The purpose of this article is to present the results of a study conducted in a Canadian medium-security forensic psychiatric facility. The primary objective of this qualitative research was to describe and comprehend how fear influences nurse-patient interactions in a forensic psychiatric setting. Eighteen semistructured interviews with nurses were used as the primary source of data for analysis. In brief, the results from this research indicate, as other researchers have demonstrated, that within this highly regimented context, nurses are socialized to incorporate representations of the patients as being potentially dangerous, and, as a result, distance themselves from idealistic conceptions of care. Moreover, the research results emphasize the implication of fear in nurse-patient interactions and particularly how fear reinforces nurses' need to create a safe environment in order to practice. A constant negotiation between space, "at risk" bodies and security takes place where nurses are forced to scrutinize their actions in order to avoid becoming victims of violence. In parallel, participants also described how being able to self-identify with patients enabled therapeutic interventions to take place. However, exposure to the patient's criminal history fostered negative reactions on the nurses' part, which impede nursing work.
"The researchers found that constant surveillance by cameras did not necessarily contribute to a therapeutic relationship, but rather secured the area. This made the care distant and reactive, nurturing new dynamics between space, bodies, and security (Jacob & Holmes, 2011). "
[Show abstract][Hide abstract] ABSTRACT: This study explored the self-rated competence of 52 Swedish psychiatric nurses in three clinical environments: forensic psychiatry, general psychiatric inpatient care, and clinical non-residential psychiatric care. A questionnaire wtih 56 statements from nine areas of expertise was completed. Forensic nurses were more skilled in safety and quality and in dealing with violence and conflicts. Non-specialist nurses appreciated their skills more so than specialist nurses in health promotion and illness prevention and conduct, information, and education. Women were inclined to invite patients' relatives for education and information. Men attended to a patients' spiritual needs; they also coped with violence and managed conflicts.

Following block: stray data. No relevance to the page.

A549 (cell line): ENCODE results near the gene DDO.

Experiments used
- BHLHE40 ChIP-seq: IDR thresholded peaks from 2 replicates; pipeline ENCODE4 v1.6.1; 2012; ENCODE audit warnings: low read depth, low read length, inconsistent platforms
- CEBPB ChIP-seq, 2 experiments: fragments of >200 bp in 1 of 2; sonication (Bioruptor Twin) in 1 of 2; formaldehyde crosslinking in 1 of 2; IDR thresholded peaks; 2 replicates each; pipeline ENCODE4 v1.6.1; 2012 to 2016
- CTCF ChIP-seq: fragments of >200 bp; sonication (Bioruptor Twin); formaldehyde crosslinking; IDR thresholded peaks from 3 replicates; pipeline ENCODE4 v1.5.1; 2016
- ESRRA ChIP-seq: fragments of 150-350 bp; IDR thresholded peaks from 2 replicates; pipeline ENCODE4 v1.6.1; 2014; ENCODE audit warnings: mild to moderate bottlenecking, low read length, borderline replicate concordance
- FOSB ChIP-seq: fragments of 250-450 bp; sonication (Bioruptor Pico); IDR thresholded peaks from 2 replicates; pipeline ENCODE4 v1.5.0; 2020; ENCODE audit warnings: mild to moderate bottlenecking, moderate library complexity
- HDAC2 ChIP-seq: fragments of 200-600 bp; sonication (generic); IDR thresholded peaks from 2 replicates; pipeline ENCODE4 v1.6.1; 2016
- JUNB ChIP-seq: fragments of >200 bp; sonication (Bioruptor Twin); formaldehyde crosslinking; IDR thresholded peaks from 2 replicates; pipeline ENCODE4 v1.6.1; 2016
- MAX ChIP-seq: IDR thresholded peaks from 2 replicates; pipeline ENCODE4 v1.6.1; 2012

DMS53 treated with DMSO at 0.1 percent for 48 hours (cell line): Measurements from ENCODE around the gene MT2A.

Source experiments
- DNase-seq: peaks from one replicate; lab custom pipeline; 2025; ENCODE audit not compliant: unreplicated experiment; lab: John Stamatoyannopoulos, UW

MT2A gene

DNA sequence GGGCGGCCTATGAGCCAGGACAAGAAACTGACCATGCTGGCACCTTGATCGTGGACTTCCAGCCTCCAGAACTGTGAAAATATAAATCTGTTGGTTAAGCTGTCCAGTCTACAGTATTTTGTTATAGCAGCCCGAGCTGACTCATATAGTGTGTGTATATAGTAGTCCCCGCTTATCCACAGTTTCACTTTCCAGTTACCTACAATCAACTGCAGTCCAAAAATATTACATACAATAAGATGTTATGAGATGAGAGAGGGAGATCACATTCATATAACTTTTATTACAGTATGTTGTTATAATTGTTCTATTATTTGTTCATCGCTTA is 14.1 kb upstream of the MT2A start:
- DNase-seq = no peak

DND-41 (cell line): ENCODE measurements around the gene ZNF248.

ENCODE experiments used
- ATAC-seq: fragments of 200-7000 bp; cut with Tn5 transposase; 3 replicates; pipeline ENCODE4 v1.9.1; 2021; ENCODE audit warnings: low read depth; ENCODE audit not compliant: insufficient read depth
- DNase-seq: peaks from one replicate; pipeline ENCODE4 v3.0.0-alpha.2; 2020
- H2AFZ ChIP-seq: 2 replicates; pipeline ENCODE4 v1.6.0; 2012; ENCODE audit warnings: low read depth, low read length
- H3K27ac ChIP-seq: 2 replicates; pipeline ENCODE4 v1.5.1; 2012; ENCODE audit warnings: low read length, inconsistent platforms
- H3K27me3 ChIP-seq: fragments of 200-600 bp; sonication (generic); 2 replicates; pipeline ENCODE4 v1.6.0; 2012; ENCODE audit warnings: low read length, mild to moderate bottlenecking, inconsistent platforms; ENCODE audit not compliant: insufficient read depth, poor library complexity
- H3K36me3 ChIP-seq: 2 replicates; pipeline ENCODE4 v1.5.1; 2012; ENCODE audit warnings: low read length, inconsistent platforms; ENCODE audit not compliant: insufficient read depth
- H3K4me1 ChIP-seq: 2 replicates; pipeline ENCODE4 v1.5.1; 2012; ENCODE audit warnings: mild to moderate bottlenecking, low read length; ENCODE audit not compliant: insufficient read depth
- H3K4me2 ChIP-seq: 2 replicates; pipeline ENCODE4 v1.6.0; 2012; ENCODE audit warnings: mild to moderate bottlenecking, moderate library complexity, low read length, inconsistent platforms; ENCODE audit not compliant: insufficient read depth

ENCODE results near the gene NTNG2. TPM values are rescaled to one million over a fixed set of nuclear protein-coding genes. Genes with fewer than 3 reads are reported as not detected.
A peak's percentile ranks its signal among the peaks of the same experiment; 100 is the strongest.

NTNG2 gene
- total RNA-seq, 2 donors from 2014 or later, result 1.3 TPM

Issues in Mental Health Nursing 07/2012; 33(7):469-79. DOI:10.3109/01612840.2012.663460
[Show abstract][Hide abstract] ABSTRACT: To be referred to care in forensic psychiatric services can be seen as one of the most comprehensive encroachments society can impose upon a person's life, as it entails a limitation of the individual's freedom with no time limit. This study focuses upon patients' experiences of their life situation in forensic psychiatric wards. Using a Reflective Lifeworld Research approach founded in phenomenology, we analysed 11 qualitative interviews with patients cared for on a maximum security unit in a Swedish forensic psychiatric service. Results show how forensic psychiatric care can be non-caring with only moments of good care, from the patient's perspective. By using different strategies, the patients attempt to adapt to the demands of the caregivers in order to gain privileges. At the same time the patients are lacking meaningful and close relationships and long to get away from the system of forensic care. Being cared for entails struggling against an approaching overwhelming sense of resignation.
Issues in Mental Health Nursing 11/2012; 33(11):743-51. DOI:10.3109/01612840.2012.704623
[Show abstract][Hide abstract] ABSTRACT: The intervention of seclusion is meant to be a measure of last resort, and there is increasing pressure within the mental health system to reduce or eliminate the use of seclusion and restraint for a number of persuasive reasons. This article describes the successful experience of integrating an unpredictably violent patient with autism who had been in seclusion on a forensic ward twenty-three hours per day on average, seven days per week, for seven years into the ward milieu and into the community with no further use of seclusion. Two of the authors are the main behavioral therapists who described the steps taken and the struggles faced in this process. Systemic barriers are reviewed, including concerns about staff and patient safety, the fear and resistance of front-line staff, and the culture shift needed to allow this patient the opportunity to make independent decisions and improve his quality of life.
International Journal of Mental Health 07/2013; 42(2):99-114. DOI:10.2753/IMH0020-7411420206
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